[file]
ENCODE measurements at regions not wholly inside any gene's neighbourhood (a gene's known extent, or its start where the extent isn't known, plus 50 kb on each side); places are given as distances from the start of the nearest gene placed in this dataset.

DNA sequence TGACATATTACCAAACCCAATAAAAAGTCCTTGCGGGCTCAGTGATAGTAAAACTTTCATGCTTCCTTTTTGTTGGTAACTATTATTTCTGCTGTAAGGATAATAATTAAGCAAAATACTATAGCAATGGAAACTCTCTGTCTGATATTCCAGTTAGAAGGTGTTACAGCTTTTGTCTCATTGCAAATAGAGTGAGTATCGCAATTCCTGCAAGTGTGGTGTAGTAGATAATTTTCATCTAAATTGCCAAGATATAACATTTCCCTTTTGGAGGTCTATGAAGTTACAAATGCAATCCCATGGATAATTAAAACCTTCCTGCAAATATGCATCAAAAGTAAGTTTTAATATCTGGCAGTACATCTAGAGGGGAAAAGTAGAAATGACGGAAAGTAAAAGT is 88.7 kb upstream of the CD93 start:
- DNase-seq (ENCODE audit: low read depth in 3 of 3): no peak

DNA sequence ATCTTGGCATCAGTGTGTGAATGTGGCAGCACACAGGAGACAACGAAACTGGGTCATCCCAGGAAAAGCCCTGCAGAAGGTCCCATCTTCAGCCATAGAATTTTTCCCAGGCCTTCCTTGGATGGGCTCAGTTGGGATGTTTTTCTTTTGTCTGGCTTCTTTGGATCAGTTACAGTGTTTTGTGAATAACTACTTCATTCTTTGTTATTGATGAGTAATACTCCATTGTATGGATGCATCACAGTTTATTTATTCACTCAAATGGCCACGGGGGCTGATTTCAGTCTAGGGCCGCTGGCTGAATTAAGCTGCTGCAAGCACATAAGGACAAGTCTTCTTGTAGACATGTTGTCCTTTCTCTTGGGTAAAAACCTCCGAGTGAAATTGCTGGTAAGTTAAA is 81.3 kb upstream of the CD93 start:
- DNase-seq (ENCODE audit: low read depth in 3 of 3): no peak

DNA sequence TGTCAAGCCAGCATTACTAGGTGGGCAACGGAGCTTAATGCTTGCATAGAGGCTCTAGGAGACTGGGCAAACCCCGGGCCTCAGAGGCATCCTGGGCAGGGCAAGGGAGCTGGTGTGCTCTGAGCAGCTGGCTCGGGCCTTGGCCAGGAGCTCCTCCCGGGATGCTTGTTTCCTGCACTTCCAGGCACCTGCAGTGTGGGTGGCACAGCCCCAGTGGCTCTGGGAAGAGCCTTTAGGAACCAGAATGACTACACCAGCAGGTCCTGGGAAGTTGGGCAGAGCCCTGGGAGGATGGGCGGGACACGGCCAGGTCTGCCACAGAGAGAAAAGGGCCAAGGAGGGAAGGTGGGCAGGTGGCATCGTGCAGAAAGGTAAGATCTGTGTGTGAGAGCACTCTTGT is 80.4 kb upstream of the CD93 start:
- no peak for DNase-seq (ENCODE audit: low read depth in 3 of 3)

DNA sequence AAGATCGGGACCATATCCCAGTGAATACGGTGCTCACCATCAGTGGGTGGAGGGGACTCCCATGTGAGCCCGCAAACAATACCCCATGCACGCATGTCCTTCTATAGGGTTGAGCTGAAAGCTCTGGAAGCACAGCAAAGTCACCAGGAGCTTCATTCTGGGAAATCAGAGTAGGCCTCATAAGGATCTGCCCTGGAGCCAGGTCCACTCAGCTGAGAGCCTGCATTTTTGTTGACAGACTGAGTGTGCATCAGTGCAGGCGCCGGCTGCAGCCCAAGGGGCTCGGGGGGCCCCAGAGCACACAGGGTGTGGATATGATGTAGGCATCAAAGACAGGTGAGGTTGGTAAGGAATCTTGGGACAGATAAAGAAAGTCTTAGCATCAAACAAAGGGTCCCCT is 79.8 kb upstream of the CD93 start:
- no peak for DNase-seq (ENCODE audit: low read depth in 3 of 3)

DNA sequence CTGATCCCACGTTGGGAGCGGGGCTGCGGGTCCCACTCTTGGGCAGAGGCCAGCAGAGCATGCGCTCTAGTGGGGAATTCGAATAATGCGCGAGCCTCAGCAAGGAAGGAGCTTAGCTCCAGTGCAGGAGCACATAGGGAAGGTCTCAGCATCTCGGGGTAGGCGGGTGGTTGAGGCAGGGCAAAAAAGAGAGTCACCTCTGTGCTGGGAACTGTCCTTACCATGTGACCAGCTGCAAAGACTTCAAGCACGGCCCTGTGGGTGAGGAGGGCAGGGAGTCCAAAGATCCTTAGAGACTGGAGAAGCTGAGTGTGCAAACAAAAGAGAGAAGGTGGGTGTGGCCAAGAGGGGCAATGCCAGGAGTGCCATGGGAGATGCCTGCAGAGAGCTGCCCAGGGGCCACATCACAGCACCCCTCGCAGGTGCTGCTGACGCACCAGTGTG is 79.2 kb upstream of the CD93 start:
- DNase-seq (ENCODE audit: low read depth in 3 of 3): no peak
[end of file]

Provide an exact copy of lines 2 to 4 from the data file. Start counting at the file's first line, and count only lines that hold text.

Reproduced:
DNA sequence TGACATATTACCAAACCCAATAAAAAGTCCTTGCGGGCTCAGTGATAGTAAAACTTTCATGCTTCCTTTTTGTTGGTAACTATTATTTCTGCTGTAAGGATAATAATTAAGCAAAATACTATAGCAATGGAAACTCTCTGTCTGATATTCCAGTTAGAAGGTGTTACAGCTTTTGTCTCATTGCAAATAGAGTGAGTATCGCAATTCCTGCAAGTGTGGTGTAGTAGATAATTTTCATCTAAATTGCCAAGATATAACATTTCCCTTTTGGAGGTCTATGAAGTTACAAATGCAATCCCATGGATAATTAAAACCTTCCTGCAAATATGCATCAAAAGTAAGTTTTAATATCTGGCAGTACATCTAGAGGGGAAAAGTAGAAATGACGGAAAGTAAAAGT is 88.7 kb upstream of the CD93 start:
- DNase-seq (ENCODE audit: low read depth in 3 of 3): no peak

DNA sequence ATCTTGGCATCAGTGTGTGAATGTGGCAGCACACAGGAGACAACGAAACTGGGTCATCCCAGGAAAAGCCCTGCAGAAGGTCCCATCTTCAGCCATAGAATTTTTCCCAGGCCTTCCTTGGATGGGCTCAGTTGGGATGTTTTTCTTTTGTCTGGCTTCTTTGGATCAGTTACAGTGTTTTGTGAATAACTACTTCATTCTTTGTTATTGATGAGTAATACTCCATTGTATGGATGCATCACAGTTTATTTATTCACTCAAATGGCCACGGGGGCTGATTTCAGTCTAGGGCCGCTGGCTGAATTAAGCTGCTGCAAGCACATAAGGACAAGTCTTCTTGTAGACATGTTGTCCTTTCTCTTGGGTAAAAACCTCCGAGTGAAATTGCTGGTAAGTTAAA is 81.3 kb upstream of the CD93 start: